Never released before this CD contains all their recorded material, they never bettered DYK and didn’t trouble the charts again but if you like ‘Sunshine pop, harmony ala Harmony Grass style there is much to enjoy ‘Surprise Surprise’ and ‘Sunday Wont be Sunday Any More’ being two highlights. And as aforementioned you’ll be humming DYK for the rest of the day!
ninebattles.com (April 2015)
This CD brings together the album and a handful of As and Bs…You could call it “Butlins Psych” – British Bubblegum with chart potential; songs Cliff, Cilla and Tom would feel comfortable belting out. ‘Things I Do For You’ and the follow-up single ‘Surprise Surprise’ evoke a family holiday to the Costa Brava, ‘Office Girls’ is pure ’68-vintage Cat Stevens, and ‘Constant Reminder’ is catchier than Chlamydia.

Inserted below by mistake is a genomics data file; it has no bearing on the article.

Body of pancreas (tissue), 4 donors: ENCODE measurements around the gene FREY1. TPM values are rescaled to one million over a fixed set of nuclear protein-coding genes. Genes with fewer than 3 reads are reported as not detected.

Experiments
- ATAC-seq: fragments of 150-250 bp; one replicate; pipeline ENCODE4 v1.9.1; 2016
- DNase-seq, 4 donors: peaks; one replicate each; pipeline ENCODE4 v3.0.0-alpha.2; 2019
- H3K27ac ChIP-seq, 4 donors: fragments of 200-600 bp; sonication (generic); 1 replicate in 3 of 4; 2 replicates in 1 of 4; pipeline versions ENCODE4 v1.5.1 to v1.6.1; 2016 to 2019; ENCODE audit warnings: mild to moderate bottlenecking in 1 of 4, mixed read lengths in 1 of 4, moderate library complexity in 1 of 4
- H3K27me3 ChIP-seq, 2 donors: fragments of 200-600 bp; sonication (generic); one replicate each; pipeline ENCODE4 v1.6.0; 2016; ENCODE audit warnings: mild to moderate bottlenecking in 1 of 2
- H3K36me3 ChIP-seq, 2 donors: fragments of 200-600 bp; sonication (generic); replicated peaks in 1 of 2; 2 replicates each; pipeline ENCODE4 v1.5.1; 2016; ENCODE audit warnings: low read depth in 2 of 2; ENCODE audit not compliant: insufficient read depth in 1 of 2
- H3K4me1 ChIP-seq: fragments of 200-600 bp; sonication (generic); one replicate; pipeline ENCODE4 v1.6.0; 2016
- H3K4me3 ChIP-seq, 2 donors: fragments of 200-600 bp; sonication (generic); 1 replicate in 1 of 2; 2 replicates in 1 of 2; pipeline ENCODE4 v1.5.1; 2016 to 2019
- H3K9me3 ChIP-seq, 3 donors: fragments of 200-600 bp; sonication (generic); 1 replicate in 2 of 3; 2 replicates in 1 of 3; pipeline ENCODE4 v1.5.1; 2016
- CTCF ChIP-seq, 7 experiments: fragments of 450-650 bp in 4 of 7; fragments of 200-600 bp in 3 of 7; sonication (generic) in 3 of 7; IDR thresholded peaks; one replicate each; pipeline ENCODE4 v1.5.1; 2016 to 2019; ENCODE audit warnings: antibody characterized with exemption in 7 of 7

Shindig magazine – January 2012
‘Constant Reminder’ is a perfect, if straight-faced pop song, while ‘Reasons’ boogies down as if Roy Orbison engaged Chuck Berry for a jam. Butterscotch’s LP still stands as a testament to the trio’s tuneful wit.
DME Music Site (September 2011)
All 13 tracks from that album (Surprise Surprise) and a further seven subsequently released as singles for other labels make up Don’t You Know It’s Butterscotch. Surprise Surprise was itself a hit in Japan and is in much the same vein as Don’t You Know – as indeed is most of what is on offer here.
Music Week (November 2011)
There’s no better way to relive the sound of the early seventies. GET THIS! Highly recommended.
babysue (October 2011)
As might be expected from such well established writers…the record was made up of some very enjoyable compositions, many of which sounds nicely half-familiar even on first listening.
The Beat (October 2011)
David Martin’s smooth, airwave-friendly pop voice hits the ear most agreeably…’Us, Bye For Now’ – the album proffers stylish, seductive, flock-wallpaper-and-fondue-set 70s balladry in the Bread mould…
Oregano Rathbone (October 2011)